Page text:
Politics in proportion kills passion

Cut and thrust for democracy
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The Independent Online
Liberals and Labour campaigned as two separate parties in the May election - no discussion of coalition or even a shared agenda. In some places the sparks flew.

We were all misled. Since the election the two of them have cosied up, getting closer and closer, even though Tony Blair's majority is so big he has no conceivable need of Paddy's minions.

What's the plot? Most governments come to office with a big idea (even if it eventually becomes mere survival). Before the May election we were told Labour's was to make a difference, to make things better. We now know the real big idea was in the closet during the election. It turns out to be nothing less than refashioning the British constitution to remove confrontational politics for ever.

The Liberals have long held that the biggest defect of British politics is passion. They don't like argument. They see heated exchanges across the floor, sharp questioning, the cut and thrust of party politicking across the chamber of the House of Commons as problems. They have long sought round tables to replace that square table dividing two sides, preferring consensus to decision, compromise to principle.

Now we have a government which thinks the same way.

Labour has come out for PR but why does it want to change a system from which it has done so well? The Prime Minister has to let us into his thinking - especially since proportional representation was hardly a central feature of Labour's general election pitch. Is it that he thinks the 20th century was disfigured by too many Conservative administrations, some of which (like his government) were elected on a minority of the vote? His alliance with the Liberals is intended to find a way of counting votes that would prevent another Conservative majority in all but the biggest of landslide years. He is - we surmise - seeking the elixir of permanent power but fiddling with the system, rather than mastering the art of perpetual popularity.

He brings in sight the death of many of the salient characteristics of our democracy. Parliament is all the better for being angry, funny, spontaneous, personal, cutting, even unkind. It is a test of mettle and men, and of the persuasiveness of policy. If you can convince Parliament, in the teeth of strong opposition, then you have a good chance of convincing the nation.

Our system thrives on uncertainties. At no point during the 18 years of Conservative rule could we be sure we would win again. At no point - under present rules - can Mr Blair relax knowing he is guaranteed another term, whatever the current size of his majority. If you alter the voting system much of that uncertainty is removed.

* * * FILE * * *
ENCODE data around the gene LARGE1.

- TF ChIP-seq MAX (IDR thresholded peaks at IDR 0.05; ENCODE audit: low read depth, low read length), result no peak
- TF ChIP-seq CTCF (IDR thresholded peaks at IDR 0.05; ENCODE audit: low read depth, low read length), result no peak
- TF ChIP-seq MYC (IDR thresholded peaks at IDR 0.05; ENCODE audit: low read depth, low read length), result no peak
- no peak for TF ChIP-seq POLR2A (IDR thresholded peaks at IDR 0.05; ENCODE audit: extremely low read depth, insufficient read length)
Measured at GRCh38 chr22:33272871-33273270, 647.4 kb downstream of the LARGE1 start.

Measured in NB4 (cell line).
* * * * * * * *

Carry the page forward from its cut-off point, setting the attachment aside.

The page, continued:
Parliament would be insipid if we had to try to agree all the while. The nation would soon feel bored and cheated. Some say Prime Minister's Questions are too boisterous and noisy. Yet any constituent coming to Parliament wants tickets for precisely that confrontation between the big men, not for some worthy debate. Television does not want to follow politicians chanting accord in words so loose and empty they permit consent by all.

I read occasionally that Tony Blair is not keen on new voting systems. Sources say that he shares popular scepticism about PR. This is hard to believe. He is powerful; he heads the government. If he can single-handedly overturn a manifesto promise on tobacco sponsorship, it is hard to believe he would allow PR for Wales, Scotland and the European Parliament if he was against it.

We have to treat his enthusiasm for PR seriously. He has appointed Lord Jenkins, who is a staunch campaigner for the abolition of first-past-the- post elections. Lord Jenkins's "inquiry" is neither independent nor academic. Had the Prime Minister been genuinely undecided, he would have appointed a High Court judge or someone of no known view or affiliation in order to carry out an impartial review.

Labour delights in saying it embodies the new consensus as it pushes through devolution, PR, the introduction of the European Convention on Human Rights and so on.

But I have no wish to join Mr Blair's new consensus, if indeed it is one. It is our job, the job of William Hague and his team, to expose Lib- Lab policies when we think them secretive and wrong or muddled. (For example, in showing how Mr Blair told the nation only half the story when before the election he said he wanted a different relationship with Europe and devolved government in the regions.) The government of this country will be the better for that disclosure.

What he really meant - we can now see - was removing substantial responsibility from our government and accountability to our Parliament to "independent" quangos and secret meetings of the Council of Ministers.

His new model dispenses with Parliament and its role of demanding from ministers that they account for their actions. PR is his magic ingredient: the project is nothing less than to abolish opposition. Lib-Lab success would make a mighty dent in our democracy.

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